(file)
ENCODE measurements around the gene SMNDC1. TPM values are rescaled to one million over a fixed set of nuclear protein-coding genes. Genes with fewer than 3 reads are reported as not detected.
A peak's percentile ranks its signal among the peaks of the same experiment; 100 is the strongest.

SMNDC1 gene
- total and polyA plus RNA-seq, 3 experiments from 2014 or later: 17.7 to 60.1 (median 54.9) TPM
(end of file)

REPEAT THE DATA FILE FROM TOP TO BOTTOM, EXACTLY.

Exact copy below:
ENCODE measurements around the gene SMNDC1. TPM values are rescaled to one million over a fixed set of nuclear protein-coding genes. Genes with fewer than 3 reads are reported as not detected.
A peak's percentile ranks its signal among the peaks of the same experiment; 100 is the strongest.

SMNDC1 gene
- total and polyA plus RNA-seq, 3 experiments from 2014 or later: 17.7 to 60.1 (median 54.9) TPM